Parivrtta Trikonasana: Revolved Triangle Pose
Parivrtta trikonasana (par-ee-VRIT-tah trik-cone-AHS-anna) is a great counterpose to its expansive sibling, utthita trikonasana (extended triangle). Stretching your spine and releasing tension in your chest and shoulders is a great antidote to a long work day.
Philosophy + Origin
As the more feminine version of utthita trikonasana, revolved triangle reminds us that there are always two sides to every coin — the dark to the light, the cold to the hot, the feminine to the masculine, the stillness after the movement. Reflecting on the differences and similarities between the two versions of triangle pose can help you find balance between two apparent opposites. Although feminine and masculine might seem like night and day, there’s a place in the middle where the two always meet.
- If shoulders are tight or tender, keep the raised hand on your hip rather than extending it straight toward the sky.
- Use a block under your bottom hand to bring the ground closer to you.
- Press the forearm of the bottom arm against the shin of the front leg to deepen the twist.
- Keep your gaze down or to the side to release the neck.
- Begin in a lunge with your right foot forward. Straighten your front leg and hop your back foot in to place your heel on the ground (pyramid pose).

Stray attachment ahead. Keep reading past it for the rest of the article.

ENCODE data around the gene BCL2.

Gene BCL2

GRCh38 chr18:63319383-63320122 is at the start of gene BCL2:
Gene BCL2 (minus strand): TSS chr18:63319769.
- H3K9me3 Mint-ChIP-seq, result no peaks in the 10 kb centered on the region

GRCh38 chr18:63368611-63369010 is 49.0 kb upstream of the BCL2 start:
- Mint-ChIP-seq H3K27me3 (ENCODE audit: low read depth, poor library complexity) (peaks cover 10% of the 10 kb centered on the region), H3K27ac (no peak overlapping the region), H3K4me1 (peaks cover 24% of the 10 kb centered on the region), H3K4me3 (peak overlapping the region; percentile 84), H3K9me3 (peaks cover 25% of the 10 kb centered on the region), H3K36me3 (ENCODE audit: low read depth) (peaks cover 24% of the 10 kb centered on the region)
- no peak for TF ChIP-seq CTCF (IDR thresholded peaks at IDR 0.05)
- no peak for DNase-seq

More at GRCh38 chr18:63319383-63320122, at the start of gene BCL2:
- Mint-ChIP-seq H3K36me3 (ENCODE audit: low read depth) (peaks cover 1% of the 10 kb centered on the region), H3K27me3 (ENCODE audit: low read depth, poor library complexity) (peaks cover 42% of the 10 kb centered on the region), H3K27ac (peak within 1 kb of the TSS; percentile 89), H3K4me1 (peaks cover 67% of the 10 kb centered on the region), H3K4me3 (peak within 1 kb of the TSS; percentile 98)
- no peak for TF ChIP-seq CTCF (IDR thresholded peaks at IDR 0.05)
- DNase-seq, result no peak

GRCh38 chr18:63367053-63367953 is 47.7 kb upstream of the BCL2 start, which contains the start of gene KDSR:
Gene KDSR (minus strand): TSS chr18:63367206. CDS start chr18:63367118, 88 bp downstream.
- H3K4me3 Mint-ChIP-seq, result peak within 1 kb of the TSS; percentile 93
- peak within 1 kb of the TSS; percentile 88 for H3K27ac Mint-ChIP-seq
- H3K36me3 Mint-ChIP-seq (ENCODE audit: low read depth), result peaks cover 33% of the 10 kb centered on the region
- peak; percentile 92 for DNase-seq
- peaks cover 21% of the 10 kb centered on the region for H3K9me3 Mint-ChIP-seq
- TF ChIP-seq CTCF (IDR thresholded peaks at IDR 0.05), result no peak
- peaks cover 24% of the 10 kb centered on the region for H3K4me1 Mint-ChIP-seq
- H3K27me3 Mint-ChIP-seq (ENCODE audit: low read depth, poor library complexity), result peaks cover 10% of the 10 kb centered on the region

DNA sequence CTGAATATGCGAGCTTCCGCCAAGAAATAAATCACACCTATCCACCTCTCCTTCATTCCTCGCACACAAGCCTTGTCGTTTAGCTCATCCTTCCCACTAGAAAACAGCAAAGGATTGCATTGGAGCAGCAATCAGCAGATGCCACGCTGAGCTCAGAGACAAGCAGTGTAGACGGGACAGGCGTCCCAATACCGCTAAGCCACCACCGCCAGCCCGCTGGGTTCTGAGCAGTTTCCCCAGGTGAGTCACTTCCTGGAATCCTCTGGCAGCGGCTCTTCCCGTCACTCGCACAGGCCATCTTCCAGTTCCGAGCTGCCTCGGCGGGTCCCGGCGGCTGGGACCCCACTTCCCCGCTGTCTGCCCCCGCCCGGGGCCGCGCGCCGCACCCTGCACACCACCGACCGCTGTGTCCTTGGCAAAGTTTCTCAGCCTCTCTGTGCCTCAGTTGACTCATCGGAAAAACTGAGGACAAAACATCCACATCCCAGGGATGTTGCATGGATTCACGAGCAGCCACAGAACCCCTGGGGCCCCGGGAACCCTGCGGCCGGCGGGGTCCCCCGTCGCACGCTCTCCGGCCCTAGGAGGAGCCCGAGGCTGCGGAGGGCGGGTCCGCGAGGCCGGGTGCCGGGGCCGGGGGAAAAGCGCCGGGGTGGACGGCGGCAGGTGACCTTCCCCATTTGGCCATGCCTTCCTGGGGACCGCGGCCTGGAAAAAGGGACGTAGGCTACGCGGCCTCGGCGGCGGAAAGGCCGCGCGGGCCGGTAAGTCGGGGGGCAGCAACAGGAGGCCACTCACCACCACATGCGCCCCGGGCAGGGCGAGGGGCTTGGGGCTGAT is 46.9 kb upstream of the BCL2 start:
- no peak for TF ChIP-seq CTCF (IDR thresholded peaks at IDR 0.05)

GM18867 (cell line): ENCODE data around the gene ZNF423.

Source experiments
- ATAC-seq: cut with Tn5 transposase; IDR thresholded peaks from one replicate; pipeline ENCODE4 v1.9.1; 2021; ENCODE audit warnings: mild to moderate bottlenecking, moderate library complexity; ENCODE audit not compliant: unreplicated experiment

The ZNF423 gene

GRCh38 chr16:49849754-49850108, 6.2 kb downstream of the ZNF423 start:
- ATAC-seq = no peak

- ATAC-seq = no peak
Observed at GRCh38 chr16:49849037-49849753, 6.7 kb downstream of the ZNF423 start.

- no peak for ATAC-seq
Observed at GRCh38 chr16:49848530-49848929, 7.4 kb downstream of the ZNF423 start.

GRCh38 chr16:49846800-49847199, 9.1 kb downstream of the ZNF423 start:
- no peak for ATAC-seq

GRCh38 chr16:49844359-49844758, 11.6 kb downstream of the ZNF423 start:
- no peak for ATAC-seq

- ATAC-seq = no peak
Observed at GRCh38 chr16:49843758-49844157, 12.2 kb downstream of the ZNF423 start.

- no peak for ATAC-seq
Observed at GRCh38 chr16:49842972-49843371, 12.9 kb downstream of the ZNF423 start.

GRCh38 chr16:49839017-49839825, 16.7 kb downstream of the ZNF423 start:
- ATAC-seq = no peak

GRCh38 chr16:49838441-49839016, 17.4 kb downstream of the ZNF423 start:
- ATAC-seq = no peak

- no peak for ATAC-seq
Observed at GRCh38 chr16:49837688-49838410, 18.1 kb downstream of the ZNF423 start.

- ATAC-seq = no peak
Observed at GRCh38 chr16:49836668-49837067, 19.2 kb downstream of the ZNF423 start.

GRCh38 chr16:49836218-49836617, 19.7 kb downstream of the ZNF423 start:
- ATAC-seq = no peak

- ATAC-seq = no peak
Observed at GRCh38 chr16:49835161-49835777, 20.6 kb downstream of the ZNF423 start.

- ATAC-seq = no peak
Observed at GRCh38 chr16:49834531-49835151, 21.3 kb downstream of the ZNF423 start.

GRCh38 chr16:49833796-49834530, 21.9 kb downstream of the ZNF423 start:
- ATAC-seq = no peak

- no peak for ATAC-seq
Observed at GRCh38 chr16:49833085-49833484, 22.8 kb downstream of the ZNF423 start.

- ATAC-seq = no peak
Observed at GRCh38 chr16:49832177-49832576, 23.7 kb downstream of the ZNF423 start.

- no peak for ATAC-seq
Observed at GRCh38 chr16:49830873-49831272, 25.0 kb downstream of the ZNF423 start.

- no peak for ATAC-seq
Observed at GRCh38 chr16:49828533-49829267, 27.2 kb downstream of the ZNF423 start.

- Place your left hand on the floor or a block, to the inside of your right foot. Place your right hand to your right hip and encourage your right hip behind you.
- Extend the crown of your head forward, then turn your torso toward your right leg.
- Lift your right arm toward the ceiling.
- Keep rooting down through your left heel.
- Option to turn your gaze to the ceiling.
- Hold for 5-10 breaths, then release back to lunge. Repeat on the other side.
- Pyramid pose | Parsvottanasana
- Wide-legged forward fold | Prasarita padottanasana
- Extended triangle pose | Utthita trikonasana
- Revolved half moon | Parivrtta ardha chandrasana
- Head to knee pose | Janu sirsasana
- Pose dedicated to the sage Marichi II | Marichyasana II
- Parivrtta = revolved
- Trikona = triangle
- Asana = pose
- Expands chest and shoulders.
- Stretches the spine and increases range of motion.
- Strengthens and tones the thighs.
- Soothes and stills the mind.
Agnistambhasana: Firelog Pose
Agnistambhasana (AG-nee-stahm-BAHS-ah-nah) is sometimes referred to as double pigeon pose because the legs take a similar shape as they do in pigeon pose. Firelog pose creates a deep stretch in the outer hips and space in the low back.
Philosophy + Origin
Fire (agni) is a transformative element. Agnistambhasana can be very uncomfortable as many people carry deep tension in their hips. See if you can feel the fire building in your hips and with your breath as you hold this pose.
- Sit on a folded blanket or block to create more space for your hips.
- Place your top leg in front of your bottom leg (rather than on top of it) to ease pressure on the knees.
- Use a block under your top ankle to release pressure on your bottom leg.
- Use a block under your top knee to help the hip relax and to relieve discomfort in the knee.